A long-awaited overhaul of privacy law is at hand to bring Canadian privacy legislation more in line with global standards, and address the challenges posed by new and evolving technologies. On November 17, 2020, the Canadian government tabled Bill C-11, the Digital Charter Implementation Act, 2020 (“Act”) which proposes to:
- enact the Consumer Privacy Protection Act (“CPPA”) to replace Part 1 of the Personal Information Protection and Electronic Documents Act(“PIPEDA”), which is the part of PIPEDA that addresses privacy in the private sector; and
- enact the Personal Information and Data Protection Tribunal Act establishing the Personal Information and Data Protection Tribunal, which would hear recommendations of and appeals from decisions of the Office of the Privacy Commissioner of Canada (“Commissioner”).
Over the coming months, we will be launching our new Privacy Web Series, “What Does the CPPA Mean For You?”. To watch a primer on the series, please click the “Watch Episode 1” button at the bottom of this page.
PIPEDA applies to private-sector organizations across Canada that collect, use, or disclose personal information during commercial activities. The core principle under PIPEDA is that organizations covered by PIPEDA must generally obtain an individual’s consent when they collect, use, or disclose that individual’s personal information. The CPPA continues to use a principles-based approach. The CPPA draws inspiration from Europe’s General Data Protection Regulation (“GDPR”) and California’s California Consumer Privacy Act (“CCPA”) and provides businesses with greater flexibility and clarity relative to the present privacy regime’s requirements. Most notably, it expands the powers of the Office of the Privacy Commissioner of Canada, with respect to mandatory orders and financial penalties. Under the CPPA, organizations that knowingly commit certain offences under the CPPA can face fines up to the greater of $25,000,000 and 5% of the organization’s gross global revenue, which is higher than the penalties under the GDPR and the CCPA. The CPPA will also include new obligations for businesses and new individual rights.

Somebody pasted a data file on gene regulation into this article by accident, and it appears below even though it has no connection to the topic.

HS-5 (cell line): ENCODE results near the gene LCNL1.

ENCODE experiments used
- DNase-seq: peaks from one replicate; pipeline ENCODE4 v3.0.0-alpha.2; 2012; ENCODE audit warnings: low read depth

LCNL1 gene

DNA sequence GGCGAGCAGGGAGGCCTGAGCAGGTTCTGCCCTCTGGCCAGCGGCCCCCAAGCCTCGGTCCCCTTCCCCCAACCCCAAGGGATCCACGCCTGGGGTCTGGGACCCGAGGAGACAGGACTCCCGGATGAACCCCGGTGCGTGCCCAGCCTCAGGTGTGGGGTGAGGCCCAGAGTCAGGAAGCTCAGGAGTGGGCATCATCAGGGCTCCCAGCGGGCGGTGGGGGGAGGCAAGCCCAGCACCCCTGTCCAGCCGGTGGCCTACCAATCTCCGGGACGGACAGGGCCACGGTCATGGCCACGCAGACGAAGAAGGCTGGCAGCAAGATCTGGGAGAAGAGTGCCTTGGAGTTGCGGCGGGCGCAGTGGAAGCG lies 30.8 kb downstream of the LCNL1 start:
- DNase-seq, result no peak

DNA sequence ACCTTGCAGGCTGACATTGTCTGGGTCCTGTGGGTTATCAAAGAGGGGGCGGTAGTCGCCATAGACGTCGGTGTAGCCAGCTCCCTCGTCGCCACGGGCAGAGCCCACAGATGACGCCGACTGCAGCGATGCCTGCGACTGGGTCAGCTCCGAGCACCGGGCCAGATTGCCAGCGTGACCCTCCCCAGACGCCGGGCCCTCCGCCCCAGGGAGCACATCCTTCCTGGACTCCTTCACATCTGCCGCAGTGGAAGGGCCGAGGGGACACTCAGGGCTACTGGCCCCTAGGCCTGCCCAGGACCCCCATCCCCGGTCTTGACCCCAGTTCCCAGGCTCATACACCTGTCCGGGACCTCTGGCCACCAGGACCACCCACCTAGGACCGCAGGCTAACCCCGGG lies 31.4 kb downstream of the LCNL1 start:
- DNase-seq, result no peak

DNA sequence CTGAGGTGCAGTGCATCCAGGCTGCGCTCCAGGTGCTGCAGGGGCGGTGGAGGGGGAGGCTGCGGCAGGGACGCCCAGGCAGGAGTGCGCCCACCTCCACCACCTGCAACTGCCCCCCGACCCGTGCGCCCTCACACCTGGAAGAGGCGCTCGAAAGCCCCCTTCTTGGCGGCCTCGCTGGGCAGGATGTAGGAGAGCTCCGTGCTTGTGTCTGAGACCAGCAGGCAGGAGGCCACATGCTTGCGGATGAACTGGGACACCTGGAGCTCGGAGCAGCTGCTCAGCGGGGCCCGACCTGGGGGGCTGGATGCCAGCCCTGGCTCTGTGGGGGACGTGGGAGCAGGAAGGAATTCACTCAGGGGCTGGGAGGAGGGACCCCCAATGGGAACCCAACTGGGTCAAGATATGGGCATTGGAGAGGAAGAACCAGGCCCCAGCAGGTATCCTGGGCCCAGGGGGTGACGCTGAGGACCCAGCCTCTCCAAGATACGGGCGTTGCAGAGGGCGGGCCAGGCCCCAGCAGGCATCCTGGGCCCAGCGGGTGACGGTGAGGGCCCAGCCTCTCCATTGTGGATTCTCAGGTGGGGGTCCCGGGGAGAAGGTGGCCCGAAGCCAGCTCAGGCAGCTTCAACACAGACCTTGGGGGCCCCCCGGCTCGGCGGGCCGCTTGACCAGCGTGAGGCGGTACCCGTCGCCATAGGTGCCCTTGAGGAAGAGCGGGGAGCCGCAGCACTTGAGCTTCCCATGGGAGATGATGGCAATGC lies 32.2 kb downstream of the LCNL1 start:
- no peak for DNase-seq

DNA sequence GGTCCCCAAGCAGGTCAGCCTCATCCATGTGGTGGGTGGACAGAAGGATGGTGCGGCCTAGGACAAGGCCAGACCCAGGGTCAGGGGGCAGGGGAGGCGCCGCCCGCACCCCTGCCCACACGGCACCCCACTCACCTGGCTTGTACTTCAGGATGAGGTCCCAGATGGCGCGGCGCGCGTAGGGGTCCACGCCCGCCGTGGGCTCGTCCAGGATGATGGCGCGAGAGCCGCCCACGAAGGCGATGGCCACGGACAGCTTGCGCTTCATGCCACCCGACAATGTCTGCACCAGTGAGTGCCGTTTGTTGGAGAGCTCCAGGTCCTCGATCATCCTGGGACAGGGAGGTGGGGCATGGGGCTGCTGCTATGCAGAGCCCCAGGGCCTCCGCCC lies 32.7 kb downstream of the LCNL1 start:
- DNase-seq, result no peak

The Privacy Web Series will feature episodes on the following topics:
- GDPR: Does Bill C-11 effectively usher in the GDPR regime to Canada?
- Applicability and Exemptions: What organizations and types of information are captured under the CPPA? Who and what is exempt?
- CPPA & AI: What are the implications of the CPPA on artificial intelligence technologies?
- Business Transactions Exemption: PIPEDA sets out a regime for the use and disclosure of personal information, without knowledge or consent, by parties to a prospective “business transaction”. Under the CPPA, there is a new requirement that personal information be de-identified. How will this impact mergers and acquisitions?
- Cross-Border Data Transfer & Outsourcing: How will the CPPA change cross-border data transfer and outsourcing requirements?
- Individual Rights: The CPPA sets out new and amended individual rights, including the right to access, right to disposal, right to mobility, right of action, and right to algorithmic transparency. What do these new rights mean for individuals? What can organizations do to operationally give effect to these new rights?
- Interaction with Provincial Legislation: In Ontario, the government launched a consultation process that closed on October 16, 2020, to create the province’s first-ever private sector privacy law. Quebec has also recently proposed a substantial overhaul of its privacy legislation in the form of Bill 64. Can the provincial privacy legislation be harmonized with the CPPA? What will be the compliance obligations for national organizations.
WATCH EPISODE 1
Stay tuned for more content on these changes throughout 2021. If you have specific questions regarding the applicability of Bill C-11 to your organization, or questions you would like answered in a subsequent video, please contact Ada Jeffrey or Wendes Keung. For more information about our privacy law practice click here.
The information and comments herein are for the general information of the reader and are not intended as advice or opinion to be relied upon in relation to any particular circumstances. For particular application of the law to specific situations, the reader should seek professional advice.